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Int J Mol Sci ; 22(13)2021 Jun 30.
Article in English | MEDLINE | ID: covidwho-1288908


The continually evolving severe acute respiratory syndrome coronavirus 2 (SARS-CoV-2) pandemic has resulted in a vast number of either acute or chronic medical impairments of a pathophysiology that is not yet fully understood. SARS-CoV-2 tropism for the organs is associated with bilateral organ cross-talks as well as targeted dysfunctions, among which acute kidney injury (AKI) seems to be highly prevalent in infected patients. The need for efficient management of COVID-related AKI patients is an aspect that is still being investigated by nephrologists; however, another reason for concern is a disturbingly high proportion of various types of kidney dysfunctions in patients who have recovered from COVID-19. Even though the clinical picture of AKI and COVID-related AKI seems to be quite similar, it must be considered that regarding the latter, little is known about both the optimal management and long-term consequences. These discrepancies raise an urgent need for further research aimed at evaluating the molecular mechanisms associated with SARS-CoV-2-induced kidney damage as well as standardized management of COVID-related AKI patients. The following review presents a comprehensive and most-recent insight into the pathophysiology, clinical manifestations, recommended patient management, treatment strategies, and post-mortem findings in patients with COVID-related AKI.

Acute Kidney Injury/diagnosis , COVID-19/pathology , Acute Kidney Injury/etiology , Angiotensin-Converting Enzyme Inhibitors/therapeutic use , Biomarkers/metabolism , COVID-19/complications , COVID-19/drug therapy , COVID-19/virology , Glomerular Filtration Rate , Humans , Interleukin-6/metabolism , Renin-Angiotensin System , Rhabdomyolysis/etiology , SARS-CoV-2/isolation & purification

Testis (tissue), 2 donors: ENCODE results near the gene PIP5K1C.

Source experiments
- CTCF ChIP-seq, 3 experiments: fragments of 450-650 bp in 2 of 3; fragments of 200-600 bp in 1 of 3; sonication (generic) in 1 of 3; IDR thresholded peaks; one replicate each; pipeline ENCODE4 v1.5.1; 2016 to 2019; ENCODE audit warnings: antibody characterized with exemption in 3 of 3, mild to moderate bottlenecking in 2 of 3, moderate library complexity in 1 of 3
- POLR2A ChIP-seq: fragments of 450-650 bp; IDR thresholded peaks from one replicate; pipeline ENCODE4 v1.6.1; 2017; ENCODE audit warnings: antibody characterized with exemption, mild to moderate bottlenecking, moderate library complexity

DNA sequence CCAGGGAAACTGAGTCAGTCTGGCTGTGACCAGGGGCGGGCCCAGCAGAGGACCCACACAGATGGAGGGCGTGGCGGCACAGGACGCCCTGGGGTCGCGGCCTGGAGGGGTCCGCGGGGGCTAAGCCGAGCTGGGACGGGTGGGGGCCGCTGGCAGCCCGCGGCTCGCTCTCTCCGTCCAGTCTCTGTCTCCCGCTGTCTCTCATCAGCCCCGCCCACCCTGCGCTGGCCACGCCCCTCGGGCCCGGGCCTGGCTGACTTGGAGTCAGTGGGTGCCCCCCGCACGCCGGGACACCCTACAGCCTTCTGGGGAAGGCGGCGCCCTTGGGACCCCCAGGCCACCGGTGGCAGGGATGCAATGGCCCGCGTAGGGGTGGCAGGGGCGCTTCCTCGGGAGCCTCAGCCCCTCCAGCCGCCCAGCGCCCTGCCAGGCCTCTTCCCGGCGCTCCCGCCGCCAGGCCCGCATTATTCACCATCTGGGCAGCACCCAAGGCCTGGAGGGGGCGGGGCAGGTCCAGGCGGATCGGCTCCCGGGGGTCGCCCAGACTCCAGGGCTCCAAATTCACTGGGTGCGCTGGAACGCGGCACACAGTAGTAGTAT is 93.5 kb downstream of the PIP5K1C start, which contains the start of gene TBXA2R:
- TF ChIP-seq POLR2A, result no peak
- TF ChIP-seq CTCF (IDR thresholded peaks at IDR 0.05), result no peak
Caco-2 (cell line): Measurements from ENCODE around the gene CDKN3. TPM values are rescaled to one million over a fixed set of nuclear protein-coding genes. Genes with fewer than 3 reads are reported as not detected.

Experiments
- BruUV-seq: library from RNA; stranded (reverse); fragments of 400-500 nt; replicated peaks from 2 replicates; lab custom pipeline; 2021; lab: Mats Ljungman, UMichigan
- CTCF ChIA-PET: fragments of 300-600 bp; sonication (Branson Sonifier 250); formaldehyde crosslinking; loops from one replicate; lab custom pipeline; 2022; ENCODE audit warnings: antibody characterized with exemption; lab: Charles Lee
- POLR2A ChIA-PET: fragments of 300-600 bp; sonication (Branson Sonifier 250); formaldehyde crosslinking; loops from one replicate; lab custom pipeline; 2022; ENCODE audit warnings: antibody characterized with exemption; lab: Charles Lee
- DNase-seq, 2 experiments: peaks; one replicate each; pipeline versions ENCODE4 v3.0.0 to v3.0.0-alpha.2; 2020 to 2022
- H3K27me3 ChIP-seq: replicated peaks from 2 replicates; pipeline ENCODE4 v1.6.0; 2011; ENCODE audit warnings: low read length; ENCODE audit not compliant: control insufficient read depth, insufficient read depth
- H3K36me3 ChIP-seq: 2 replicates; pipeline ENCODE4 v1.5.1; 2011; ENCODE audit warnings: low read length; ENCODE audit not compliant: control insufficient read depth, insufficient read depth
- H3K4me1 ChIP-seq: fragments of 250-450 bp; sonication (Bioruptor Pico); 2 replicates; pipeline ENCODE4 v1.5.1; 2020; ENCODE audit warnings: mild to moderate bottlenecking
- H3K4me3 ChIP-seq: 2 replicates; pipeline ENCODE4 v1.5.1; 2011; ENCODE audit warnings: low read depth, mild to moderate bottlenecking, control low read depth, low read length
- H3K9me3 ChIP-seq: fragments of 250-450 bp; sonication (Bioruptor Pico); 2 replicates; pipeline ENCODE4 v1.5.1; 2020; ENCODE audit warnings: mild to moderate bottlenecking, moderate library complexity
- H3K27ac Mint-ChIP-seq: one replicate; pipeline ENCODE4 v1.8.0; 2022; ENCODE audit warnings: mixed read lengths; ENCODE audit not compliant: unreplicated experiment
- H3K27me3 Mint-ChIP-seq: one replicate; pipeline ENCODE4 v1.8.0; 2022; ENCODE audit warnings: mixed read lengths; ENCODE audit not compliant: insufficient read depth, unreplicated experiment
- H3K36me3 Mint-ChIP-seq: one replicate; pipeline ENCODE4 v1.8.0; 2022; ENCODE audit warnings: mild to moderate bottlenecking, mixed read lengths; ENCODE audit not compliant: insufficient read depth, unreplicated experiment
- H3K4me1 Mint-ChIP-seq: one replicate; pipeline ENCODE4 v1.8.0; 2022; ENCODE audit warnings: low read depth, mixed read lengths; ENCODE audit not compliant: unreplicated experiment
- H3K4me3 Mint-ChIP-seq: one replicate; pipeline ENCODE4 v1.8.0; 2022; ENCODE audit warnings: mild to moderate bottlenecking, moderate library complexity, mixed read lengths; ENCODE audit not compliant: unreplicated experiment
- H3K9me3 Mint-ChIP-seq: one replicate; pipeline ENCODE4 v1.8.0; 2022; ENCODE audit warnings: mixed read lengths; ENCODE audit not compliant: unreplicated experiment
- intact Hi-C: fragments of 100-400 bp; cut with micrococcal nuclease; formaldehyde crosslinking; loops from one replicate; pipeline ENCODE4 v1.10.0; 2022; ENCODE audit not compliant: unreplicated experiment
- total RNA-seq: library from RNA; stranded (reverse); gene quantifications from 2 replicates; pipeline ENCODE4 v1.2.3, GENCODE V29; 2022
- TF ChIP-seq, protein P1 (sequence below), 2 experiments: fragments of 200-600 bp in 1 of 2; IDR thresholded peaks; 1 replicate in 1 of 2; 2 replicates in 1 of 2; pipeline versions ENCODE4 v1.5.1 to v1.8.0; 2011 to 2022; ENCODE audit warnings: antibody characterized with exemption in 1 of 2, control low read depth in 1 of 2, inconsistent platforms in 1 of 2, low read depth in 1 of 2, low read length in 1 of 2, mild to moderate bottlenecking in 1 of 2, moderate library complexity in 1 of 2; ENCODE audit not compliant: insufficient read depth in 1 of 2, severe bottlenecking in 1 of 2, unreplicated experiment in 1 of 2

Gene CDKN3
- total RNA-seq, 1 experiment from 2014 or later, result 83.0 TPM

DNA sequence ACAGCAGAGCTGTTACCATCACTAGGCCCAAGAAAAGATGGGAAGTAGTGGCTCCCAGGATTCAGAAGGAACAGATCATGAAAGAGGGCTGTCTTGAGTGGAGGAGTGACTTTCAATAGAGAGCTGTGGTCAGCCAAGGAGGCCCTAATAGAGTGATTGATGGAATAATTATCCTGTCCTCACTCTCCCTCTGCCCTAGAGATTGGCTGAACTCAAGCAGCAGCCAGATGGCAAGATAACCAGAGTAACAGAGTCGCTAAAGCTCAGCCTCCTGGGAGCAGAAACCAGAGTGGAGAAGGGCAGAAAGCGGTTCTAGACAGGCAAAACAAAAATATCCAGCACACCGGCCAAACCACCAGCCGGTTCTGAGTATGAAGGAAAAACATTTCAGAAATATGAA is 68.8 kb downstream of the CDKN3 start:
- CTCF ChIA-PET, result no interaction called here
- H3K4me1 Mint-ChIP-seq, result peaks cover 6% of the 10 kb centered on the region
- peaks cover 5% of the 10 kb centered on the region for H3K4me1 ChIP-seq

Int J Environ Res Public Health ; 18(6)2021 03 12.
Article in English | MEDLINE | ID: covidwho-1143496


The coronavirus SARS-CoV-2 responsible for the current human COVID-19 pandemic has shown tropism toward different organs with variable efficiency, eyes included. The purpose of this study has been to investigate the presence of detectable SARS-CoV-2 infection in ocular swabs in patients affected by COVID-19. A consecutive series of 74 COVID-19-positive patients (age 21-89) were enrolled at two Polish COVID-19 hospitals for 4 months and were characterized by PCR for the presence of the SARS-CoV-2 genetic material in nasopharyngeal (NP) and ocular swabs, while their respiratory and ocular symptoms were noted. Almost 50% of them presented with severe/critical respiratory involvement, and some degree of eye disease. No tight correlation was observed between the presence of ocular and respiratory symptoms. Three male patients presenting with severe/critical lung disease tested positive in ocular swab, however with mild/moderate ocular symptoms. In conclusion, our study lends further support to the view that overt ocular infection by the SARS-CoV-2 virus is not such a frequent occurrence.

COVID-19 , Coronavirus Infections , Adult , Aged , Aged, 80 and over , Humans , Male , Middle Aged , Pandemics , Poland , SARS-CoV-2 , Young Adult